Responsible Sourcing Strategies Must Begin by Considering Suppliers
The environmental toll of the fashion industry is astounding. Each year the fashion industry creates an estimated 92 million tons of textile waste while creating nearly 20 percent of the world’s water pollution. Sixty percent of apparel products today aren’t recyclable, so most of them are dumped in landfills or burned. And it gets worse: Since so much apparel is made from polyester and other oil-based products, fashion now accounts for up to 10 percent of all global carbon dioxide output.
Consumers have stopped looking the other way. Gen Z in particular has been vocal about its demand for more sustainable brands. Three-fourths of Gen Z consumers say sustainability is more important to them than brand name, and their values are trickling up and shifting the attitudes of their Gen X parents as well. Ninety percent of Gen Xers now say they would be willing to spend extra for more sustainable products, a number that’s more than doubled within just a couple of years.
Fashion brands and retailers haven’t been quick enough to respond to these seismic shifts. They need to begin preparing for not only more socially minded consumers but also better educated ones. Within the next five years, for instance, we’re likely to see widespread implementation of fashion sustainability QR codes. Consumers will be able to simply scan a code on a tag and get a full account of not only the materials used and the country of origin, but also a product’s water usage and its carbon footprint. Companies that either hide or can’t provide that information will increasingly be left behind for ones that can.
As brands and retailers scramble to implement long-overdue sustainability strategies, too many are neglecting some of the most important stakeholders in the product development process: the suppliers that actually manufacture their apparel. The success of fashion retailers’ responsible sourcing initiatives hinges on their ability to align with their suppliers.
Setting and Measuring Sustainability Goals
When sourcing offices are working with suppliers in countries such as China, Vietnam, and Bangladesh, they need to give consideration to cultural barriers. For decades these factories have operated with one unwavering objective: to make products as cheaply as possible in order to remain competitive. These suppliers don’t follow the same headlines as their buyers do about social and environmental responsibility and consumer trends. They’ve been hardwired to compete on price alone.
That’s why fashion retailers need to communicate not only their objectives to their suppliers, but also their rationale for wanting to source responsibly — even if that results in products that cost more.
Brands and retailers need to commit to increasing business with responsible suppliers, but they also need to commit to setting clear goals for their suppliers and helping them meet them. This process takes time. It’s unrealistic to expect a supplier to upend decades-old business models overnight. Companies should share two- and three-year vision plans with their suppliers, and then plan check-ins every six months to see if they're meeting milestones.
That’s a big undertaking, especially for businesses that depend on hundreds or even thousands of suppliers. But as is often the case with matters of the supply chain, technology can make it a lot easier. Supplier relationship management (SRM) software can save procurement and compliance teams the work of having to manage communications with each vendor individually.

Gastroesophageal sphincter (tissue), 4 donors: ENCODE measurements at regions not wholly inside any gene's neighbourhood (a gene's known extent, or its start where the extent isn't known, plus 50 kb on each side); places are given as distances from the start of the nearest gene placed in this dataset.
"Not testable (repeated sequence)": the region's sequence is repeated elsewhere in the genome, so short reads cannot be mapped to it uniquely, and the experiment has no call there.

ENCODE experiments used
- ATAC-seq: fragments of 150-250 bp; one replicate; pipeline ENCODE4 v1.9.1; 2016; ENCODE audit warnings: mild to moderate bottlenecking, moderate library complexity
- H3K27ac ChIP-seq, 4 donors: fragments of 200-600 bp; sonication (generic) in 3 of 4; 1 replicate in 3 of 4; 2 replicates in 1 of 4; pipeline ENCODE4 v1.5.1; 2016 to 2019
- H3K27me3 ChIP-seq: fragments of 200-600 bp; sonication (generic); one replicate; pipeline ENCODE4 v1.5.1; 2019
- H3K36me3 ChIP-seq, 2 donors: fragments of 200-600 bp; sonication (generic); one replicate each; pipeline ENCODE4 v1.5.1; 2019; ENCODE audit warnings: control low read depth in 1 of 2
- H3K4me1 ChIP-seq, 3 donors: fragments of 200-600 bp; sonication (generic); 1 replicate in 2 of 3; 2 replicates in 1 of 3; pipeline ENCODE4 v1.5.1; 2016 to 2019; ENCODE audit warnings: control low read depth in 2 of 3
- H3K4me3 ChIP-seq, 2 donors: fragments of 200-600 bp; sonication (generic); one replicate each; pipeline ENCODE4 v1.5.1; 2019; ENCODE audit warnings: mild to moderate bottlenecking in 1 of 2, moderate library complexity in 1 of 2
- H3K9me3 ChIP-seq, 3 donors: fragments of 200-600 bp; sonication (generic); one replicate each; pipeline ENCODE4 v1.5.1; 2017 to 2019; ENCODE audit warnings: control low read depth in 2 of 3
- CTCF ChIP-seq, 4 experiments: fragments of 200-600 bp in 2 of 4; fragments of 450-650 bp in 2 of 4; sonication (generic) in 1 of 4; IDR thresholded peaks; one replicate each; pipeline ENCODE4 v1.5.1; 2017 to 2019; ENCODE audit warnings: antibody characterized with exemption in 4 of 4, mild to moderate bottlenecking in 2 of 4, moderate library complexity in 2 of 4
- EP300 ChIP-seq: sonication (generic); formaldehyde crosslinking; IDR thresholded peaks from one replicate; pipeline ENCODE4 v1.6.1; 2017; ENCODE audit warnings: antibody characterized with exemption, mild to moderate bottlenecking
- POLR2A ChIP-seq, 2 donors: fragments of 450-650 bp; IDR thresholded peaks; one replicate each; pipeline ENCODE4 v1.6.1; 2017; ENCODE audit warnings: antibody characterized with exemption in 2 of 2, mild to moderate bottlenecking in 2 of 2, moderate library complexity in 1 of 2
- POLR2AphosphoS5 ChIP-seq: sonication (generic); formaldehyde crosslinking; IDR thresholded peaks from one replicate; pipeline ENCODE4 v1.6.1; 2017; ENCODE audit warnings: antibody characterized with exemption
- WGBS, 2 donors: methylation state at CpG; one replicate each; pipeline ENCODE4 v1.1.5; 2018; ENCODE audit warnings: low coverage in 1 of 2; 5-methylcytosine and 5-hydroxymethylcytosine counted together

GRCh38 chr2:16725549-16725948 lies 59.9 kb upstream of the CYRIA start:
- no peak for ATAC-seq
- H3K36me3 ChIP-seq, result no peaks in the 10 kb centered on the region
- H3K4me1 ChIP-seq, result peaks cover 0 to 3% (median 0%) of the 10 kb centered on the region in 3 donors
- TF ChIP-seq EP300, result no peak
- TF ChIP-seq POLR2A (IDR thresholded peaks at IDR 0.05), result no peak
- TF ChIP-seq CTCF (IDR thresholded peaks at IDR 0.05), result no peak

SRM software creates a window into an enterprise’s entire supplier base, from vendors to factories to raw material providers. It also saves retailers and brands time by automating the onboarding process for vendors and factories and ensuring that all new suppliers have read and consented to the company’s terms. This way from the very earliest stages of working with a supplier, it understands your ESG standards and expectations.
This software also enforces a company’s social and environmental standards by preventing merchandisers from booking orders with noncompliant suppliers and preventing shipping departments from booking shipments with these vendors. If you talk to many compliance officers, they'll say one challenge with enforcing ESG standards is that it’s too easy for merchandisers to look the other way when it’s convenient. SRM software safeguards against the kinds of shortcuts that could do irreparable harm to a brand’s reputation.
Another major benefit of supply chain management software is the transparency and traceability it enables. Through supply chain mapping, businesses are granted a fuller understanding of their environmental footprint, including where their yarns and fabrics come from, how much carbon they’re emitting, and whether they’re making progress toward reducing water and cotton consumption.
That information is invaluable, not only for helping companies make the most responsible decisions, but also for communicating their efforts to the consumers and governments demanding fuller accounts of their business practices. Digitalization not only helps brands and retailers collect and manage the data they need to reduce their environmental footprint, but it enables them to back up their sustainability claims, which has become essential after so many years of rampant greenwashing. Now when a company says it's reducing waste, it will be able to prove it.
Rejean Provost is the team lead, ESG strategy for TradeBeyond, a company that connects retail supply chain operations from product development to delivery.
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Rejean Provost is the Team Lead, ESG Strategy for TradeBeyond. He has more than 35 years of experience in retail, merchandising, sourcing, manufacturing and technology related to the apparel and footwear industries.